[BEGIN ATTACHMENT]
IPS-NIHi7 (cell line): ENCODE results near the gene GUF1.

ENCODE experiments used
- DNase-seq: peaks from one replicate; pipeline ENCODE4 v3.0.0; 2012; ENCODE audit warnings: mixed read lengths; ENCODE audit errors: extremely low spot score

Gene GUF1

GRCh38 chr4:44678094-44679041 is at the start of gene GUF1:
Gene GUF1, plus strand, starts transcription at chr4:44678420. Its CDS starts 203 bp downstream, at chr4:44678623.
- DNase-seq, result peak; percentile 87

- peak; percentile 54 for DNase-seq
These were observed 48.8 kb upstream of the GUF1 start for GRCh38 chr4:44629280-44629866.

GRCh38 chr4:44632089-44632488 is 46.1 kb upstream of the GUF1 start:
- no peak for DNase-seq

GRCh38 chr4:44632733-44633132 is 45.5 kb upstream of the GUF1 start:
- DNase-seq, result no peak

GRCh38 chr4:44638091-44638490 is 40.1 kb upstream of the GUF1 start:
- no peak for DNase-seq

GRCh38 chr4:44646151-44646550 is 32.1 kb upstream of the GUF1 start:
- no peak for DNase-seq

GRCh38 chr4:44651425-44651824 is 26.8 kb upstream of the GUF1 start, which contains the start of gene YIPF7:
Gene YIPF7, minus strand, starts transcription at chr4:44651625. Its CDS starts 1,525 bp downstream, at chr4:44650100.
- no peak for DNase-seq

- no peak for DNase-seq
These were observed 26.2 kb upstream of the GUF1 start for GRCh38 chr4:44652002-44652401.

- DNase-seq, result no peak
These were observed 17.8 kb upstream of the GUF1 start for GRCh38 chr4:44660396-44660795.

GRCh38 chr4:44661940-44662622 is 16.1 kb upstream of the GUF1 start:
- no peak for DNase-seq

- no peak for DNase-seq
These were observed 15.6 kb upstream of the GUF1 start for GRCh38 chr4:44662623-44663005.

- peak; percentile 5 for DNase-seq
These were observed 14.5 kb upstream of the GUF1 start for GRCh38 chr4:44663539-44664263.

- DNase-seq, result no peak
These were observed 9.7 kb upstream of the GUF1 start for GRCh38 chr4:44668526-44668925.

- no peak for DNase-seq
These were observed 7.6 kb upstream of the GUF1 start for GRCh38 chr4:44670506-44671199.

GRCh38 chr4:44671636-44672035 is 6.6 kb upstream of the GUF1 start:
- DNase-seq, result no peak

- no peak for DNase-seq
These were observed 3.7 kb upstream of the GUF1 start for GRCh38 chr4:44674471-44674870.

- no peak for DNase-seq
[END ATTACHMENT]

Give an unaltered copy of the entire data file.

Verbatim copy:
IPS-NIHi7 (cell line): ENCODE results near the gene GUF1.

ENCODE experiments used
- DNase-seq: peaks from one replicate; pipeline ENCODE4 v3.0.0; 2012; ENCODE audit warnings: mixed read lengths; ENCODE audit errors: extremely low spot score

Gene GUF1

GRCh38 chr4:44678094-44679041 is at the start of gene GUF1:
Gene GUF1, plus strand, starts transcription at chr4:44678420. Its CDS starts 203 bp downstream, at chr4:44678623.
- DNase-seq, result peak; percentile 87

- peak; percentile 54 for DNase-seq
These were observed 48.8 kb upstream of the GUF1 start for GRCh38 chr4:44629280-44629866.

GRCh38 chr4:44632089-44632488 is 46.1 kb upstream of the GUF1 start:
- no peak for DNase-seq

GRCh38 chr4:44632733-44633132 is 45.5 kb upstream of the GUF1 start:
- DNase-seq, result no peak

GRCh38 chr4:44638091-44638490 is 40.1 kb upstream of the GUF1 start:
- no peak for DNase-seq

GRCh38 chr4:44646151-44646550 is 32.1 kb upstream of the GUF1 start:
- no peak for DNase-seq

GRCh38 chr4:44651425-44651824 is 26.8 kb upstream of the GUF1 start, which contains the start of gene YIPF7:
Gene YIPF7, minus strand, starts transcription at chr4:44651625. Its CDS starts 1,525 bp downstream, at chr4:44650100.
- no peak for DNase-seq

- no peak for DNase-seq
These were observed 26.2 kb upstream of the GUF1 start for GRCh38 chr4:44652002-44652401.

- DNase-seq, result no peak
These were observed 17.8 kb upstream of the GUF1 start for GRCh38 chr4:44660396-44660795.

GRCh38 chr4:44661940-44662622 is 16.1 kb upstream of the GUF1 start:
- no peak for DNase-seq

- no peak for DNase-seq
These were observed 15.6 kb upstream of the GUF1 start for GRCh38 chr4:44662623-44663005.

- peak; percentile 5 for DNase-seq
These were observed 14.5 kb upstream of the GUF1 start for GRCh38 chr4:44663539-44664263.

- DNase-seq, result no peak
These were observed 9.7 kb upstream of the GUF1 start for GRCh38 chr4:44668526-44668925.

- no peak for DNase-seq
These were observed 7.6 kb upstream of the GUF1 start for GRCh38 chr4:44670506-44671199.

GRCh38 chr4:44671636-44672035 is 6.6 kb upstream of the GUF1 start:
- DNase-seq, result no peak

- no peak for DNase-seq
These were observed 3.7 kb upstream of the GUF1 start for GRCh38 chr4:44674471-44674870.

- no peak for DNase-seq